computing, for most others better integration with legacy APIs
would have been better. One API that seriously deserves some
lifting is JDBC,
and we’ve blogged about this before
. With jOOλ, you can now generate
Streams directly fromResultSets or
even from PreparedStatements.
Here’s how you prepare:

Class.forName("org.h2.Driver");
try (Connection c = getConnection()) {
    String sql = "select schema_name, is_default " +
                 "from information_schema.schemata " +
                 "order by schema_name";
 
    try (PreparedStatement stmt = c.prepareStatement(sql)) {
        // code here
    }
}

Now, all you have to do when using jOOλ is stream
your PreparedStatements as
such:

SQL.stream(stmt, Unchecked.function(rs ->
    new SQLGoodies.Schema(
        rs.getString("SCHEMA_NAME"),
        rs.getBoolean("IS_DEFAULT")
    )
))
.forEach(System.out::println);

Where SQLGoodies.Schema is just an
ordinary POJO. Some of thestream() method’s
signatures are these ones:

public static <T> Stream<T> stream(
    PreparedStatement stmt,
    Function<ResultSet, T> rowFunction
);
 
public static <T> Stream<T> stream(
    PreparedStatement stmt,
    Function<ResultSet, T> rowFunction,
    Consumer<? super SQLException> exceptionHandler
);

Others are available as well.

That is awesome, isn’t it?

JDBC ResultSets should be Java 8 Streams.

Too bad, the above code didn’t make it into the JDK 8, as this
would have been a chance to finally greatly improve on the JDBC
API. Another,
similar attempt at improving things has been done here by Julian
Exenberger.

Java 8 alternatives of writing SQL

We’ve also published a couple of alternatives to jOOλ, using
Java 8 with SQL here:http://www.jooq.org/java-8-and-sql

Conclusion

While Java 8′s lambda expressions are awesome, the new Streams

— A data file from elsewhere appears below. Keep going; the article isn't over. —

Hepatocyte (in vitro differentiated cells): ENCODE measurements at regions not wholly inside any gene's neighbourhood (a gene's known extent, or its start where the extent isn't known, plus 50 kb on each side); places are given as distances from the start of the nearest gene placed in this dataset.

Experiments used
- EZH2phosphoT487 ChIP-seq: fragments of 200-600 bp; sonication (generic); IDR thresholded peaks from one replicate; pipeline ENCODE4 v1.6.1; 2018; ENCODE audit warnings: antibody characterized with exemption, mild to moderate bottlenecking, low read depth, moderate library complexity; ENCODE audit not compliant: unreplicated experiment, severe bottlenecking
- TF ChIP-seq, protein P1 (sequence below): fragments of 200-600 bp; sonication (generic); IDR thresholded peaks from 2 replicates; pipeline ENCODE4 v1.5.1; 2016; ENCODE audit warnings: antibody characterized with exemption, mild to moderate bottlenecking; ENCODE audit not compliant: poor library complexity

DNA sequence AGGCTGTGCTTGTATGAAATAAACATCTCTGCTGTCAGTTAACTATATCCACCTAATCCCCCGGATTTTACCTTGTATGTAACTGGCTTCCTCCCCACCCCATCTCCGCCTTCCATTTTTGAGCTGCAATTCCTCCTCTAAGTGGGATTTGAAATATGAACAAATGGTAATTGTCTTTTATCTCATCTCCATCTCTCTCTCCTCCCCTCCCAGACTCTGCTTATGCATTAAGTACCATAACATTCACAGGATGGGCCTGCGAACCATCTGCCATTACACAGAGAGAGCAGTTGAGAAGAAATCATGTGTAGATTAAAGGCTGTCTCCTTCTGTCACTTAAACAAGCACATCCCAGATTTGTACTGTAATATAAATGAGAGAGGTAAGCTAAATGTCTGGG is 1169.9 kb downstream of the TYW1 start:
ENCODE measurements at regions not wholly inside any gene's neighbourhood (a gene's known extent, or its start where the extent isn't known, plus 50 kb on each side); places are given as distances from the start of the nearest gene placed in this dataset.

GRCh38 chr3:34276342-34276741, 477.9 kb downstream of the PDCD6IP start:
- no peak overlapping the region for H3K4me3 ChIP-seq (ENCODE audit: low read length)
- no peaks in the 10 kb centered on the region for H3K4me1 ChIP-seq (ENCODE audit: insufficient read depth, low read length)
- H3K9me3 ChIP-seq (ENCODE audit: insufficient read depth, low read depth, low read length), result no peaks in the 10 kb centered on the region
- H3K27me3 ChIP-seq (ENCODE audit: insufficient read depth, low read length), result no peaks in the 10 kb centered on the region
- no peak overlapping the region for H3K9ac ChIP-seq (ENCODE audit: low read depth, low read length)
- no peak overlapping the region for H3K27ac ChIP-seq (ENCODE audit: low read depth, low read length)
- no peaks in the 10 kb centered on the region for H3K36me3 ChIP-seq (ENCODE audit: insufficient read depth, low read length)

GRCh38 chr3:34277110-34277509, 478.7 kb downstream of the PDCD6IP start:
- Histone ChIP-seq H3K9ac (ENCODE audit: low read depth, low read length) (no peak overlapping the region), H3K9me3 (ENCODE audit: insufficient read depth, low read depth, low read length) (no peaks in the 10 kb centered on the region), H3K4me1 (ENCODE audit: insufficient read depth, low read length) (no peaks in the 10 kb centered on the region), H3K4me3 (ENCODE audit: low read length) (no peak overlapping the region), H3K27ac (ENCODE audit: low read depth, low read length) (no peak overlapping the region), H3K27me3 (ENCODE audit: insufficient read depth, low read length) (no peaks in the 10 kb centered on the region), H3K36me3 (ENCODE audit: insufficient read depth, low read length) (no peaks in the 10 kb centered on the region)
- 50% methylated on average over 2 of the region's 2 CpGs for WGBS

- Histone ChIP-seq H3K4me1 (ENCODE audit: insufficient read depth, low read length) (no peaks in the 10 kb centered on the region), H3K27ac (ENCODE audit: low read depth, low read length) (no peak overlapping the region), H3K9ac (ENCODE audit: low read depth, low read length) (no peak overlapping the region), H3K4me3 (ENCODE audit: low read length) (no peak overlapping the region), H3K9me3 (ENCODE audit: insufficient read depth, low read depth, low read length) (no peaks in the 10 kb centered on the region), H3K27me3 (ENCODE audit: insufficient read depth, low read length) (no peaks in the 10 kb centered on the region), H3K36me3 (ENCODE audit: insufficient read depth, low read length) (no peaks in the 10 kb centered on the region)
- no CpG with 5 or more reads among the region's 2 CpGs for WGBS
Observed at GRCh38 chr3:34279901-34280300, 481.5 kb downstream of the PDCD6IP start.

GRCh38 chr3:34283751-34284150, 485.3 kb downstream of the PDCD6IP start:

API is pretty incomplete. When implementing the above, we had to
implement our own ResultSetIterator, and write
all this mess to wrap the iterator in aStream:

StreamSupport.stream(
    Spliterators.spliteratorUnknownSize(
        new ResultSetIterator<>(
            supplier,
            rowFunction,
            exceptionTranslator
        ), 0
    ), false
);

And it shouldn’t be necessary to write
an Iterator in the first place, if
only we
were able to generate finite streams
:

// Unfortunately, this method doesn't exist
Stream.generate(
    // Supplier, generating new POJOs
    () -> {
        rs.next();
        return new SQLGoodies.Schema(
            rs.getString("SCHEMA_NAME"),
            rs.getBoolean("IS_DEFAULT")
        );
    },
 
    // Predicate, terminating the Stream
    () -> { !rs.isLast(); }
);

While jOOλ is an acceptable
intermediate solution, and the Guava
guys
 are probably already working out how to fix their
library, it is really too bad, that Java 8 is lacking such utility
functionality.

 


Author
Lukas Eder
Lukas is a Java and SQL aficionado. He’s the founder and head of R&D at Data Geekery GmbH, the company behind jOOQ, the best way to write SQL in Java.
Comments
comments powered by Disqus